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Crime & Litigation



Suspected Islamic radical arrested in Jewish museum shooting

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Written by Pauline TALAGRAND, Andrea BAMBINO   
Monday, 02 June 2014 10:26
2009 photo of the Jewish Museum of Belgium, in Brussels. Credit: Michael Wal, licensed under the Creative Commons Attribution-Share Alike 3.0 Unported, 2.5 Generic, 2.0 Generic and1.0 Generic license. PARIS (AFP) - A Frenchman with suspected ties to Islamic radicals in Syria has been arrested over last week's fatal shooting at the Jewish Museum in Brussels, investigation sources told AFP on Sunday.

The suspected gunman, 29-year-old Mehdi Nemmouche, was arrested Friday in the southern French city of Marseille in possession of a Kalashnikov rifle and a handgun similar to the ones used in the attack on May 24, the sources said.

Nemmouche has been detained on suspicion of murder and attempted murder in connection with a terrorist enterprise, a judicial source said.

The office of the Belgian federal prosecutor confirmed a suspect was being held.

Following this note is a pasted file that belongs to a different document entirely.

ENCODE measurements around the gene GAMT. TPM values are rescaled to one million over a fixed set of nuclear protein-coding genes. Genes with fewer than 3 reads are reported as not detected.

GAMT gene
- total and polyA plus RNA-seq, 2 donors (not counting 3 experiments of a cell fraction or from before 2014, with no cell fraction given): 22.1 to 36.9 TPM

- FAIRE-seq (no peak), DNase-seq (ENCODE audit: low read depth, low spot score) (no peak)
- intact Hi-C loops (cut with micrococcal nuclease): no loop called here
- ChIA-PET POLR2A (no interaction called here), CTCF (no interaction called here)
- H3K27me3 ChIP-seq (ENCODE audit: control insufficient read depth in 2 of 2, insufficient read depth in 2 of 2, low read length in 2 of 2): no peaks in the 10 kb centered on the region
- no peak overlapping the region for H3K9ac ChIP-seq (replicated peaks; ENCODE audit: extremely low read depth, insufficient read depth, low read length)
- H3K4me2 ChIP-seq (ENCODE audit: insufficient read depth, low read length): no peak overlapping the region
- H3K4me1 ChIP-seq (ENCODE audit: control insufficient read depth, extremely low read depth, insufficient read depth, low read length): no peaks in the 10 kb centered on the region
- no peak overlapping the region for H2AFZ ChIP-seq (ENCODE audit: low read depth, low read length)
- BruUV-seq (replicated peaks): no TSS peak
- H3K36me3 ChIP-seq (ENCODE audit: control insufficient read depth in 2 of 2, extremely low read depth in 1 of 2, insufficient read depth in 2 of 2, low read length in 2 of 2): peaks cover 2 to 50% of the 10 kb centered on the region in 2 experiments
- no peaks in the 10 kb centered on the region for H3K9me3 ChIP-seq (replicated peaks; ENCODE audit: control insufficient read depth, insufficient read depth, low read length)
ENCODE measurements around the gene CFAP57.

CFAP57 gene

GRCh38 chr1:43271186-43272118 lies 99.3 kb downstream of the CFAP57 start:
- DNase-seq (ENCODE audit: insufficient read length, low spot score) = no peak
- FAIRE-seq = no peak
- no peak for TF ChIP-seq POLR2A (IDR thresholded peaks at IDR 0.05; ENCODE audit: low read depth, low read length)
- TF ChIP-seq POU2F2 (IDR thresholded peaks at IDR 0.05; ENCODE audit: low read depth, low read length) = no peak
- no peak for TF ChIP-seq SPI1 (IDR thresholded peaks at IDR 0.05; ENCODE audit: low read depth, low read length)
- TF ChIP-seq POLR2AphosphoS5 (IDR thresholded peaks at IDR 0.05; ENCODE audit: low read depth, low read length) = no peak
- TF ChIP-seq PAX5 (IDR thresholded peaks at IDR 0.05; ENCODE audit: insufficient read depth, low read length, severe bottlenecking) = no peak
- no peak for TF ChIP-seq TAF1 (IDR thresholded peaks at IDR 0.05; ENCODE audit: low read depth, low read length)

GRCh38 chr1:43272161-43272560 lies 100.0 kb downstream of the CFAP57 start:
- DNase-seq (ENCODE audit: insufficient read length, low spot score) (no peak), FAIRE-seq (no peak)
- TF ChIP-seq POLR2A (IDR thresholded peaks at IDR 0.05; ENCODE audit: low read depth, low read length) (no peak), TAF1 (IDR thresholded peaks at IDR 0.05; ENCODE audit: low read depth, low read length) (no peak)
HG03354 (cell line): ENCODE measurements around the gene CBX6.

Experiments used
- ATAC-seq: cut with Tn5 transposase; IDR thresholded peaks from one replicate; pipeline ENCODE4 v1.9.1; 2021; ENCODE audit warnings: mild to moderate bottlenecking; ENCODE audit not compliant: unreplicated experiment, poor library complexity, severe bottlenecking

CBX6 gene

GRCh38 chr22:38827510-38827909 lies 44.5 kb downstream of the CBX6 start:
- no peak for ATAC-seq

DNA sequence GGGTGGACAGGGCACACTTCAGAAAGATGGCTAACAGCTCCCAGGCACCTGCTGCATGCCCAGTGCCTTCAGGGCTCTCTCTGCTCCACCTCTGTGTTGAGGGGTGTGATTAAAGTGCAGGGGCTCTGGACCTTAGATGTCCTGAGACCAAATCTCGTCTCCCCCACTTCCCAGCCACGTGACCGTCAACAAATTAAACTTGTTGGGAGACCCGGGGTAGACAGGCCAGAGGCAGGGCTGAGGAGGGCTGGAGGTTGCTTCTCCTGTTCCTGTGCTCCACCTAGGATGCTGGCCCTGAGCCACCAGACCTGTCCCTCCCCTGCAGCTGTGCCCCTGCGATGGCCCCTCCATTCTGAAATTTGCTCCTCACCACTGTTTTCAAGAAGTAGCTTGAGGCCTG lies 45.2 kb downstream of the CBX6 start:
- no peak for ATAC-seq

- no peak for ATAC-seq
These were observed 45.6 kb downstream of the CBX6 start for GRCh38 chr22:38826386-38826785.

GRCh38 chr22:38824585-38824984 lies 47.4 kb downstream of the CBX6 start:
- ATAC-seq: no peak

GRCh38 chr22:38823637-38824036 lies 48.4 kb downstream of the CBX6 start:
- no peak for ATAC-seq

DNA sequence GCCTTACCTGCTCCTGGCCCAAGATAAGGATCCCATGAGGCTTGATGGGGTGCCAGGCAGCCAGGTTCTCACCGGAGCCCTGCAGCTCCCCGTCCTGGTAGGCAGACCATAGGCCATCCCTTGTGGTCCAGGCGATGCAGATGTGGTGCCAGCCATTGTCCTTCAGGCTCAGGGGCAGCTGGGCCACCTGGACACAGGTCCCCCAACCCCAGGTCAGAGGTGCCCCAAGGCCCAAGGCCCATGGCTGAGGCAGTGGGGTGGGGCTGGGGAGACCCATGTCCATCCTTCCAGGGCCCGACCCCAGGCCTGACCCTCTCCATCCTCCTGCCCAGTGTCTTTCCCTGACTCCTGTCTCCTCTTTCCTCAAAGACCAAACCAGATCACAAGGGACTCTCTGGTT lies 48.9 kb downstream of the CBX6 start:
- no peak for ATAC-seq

"I can confirm the arrest of the suspect," a spokeswoman told AFP.

The shooting by a lone gunman killed three people outright -- an Israeli couple and a Frenchwoman, while the fourth victim, a 24-year-old Belgian man, was left clinically dead.

Authorities had released chilling security camera footage of the gunman, wearing a cap and sunglasses, walking into the museum, removing an automatic rifle from a bag and shooting through a door before making an exit.

Belgian media reported that the assailant used a camera to film his attack in the same way as Mohammed Merah, the Frenchman who shot dead several Jews in Toulouse two years ago.

Customs officials detained Nemmouche at Marseille's coach station on board a bus arriving from Amsterdam via Brussels.

According to sources close to the investigation, he was carrying a Kalashnikov automatic rifle and a gun with ammunition in his luggage, as well as a miniature video camera.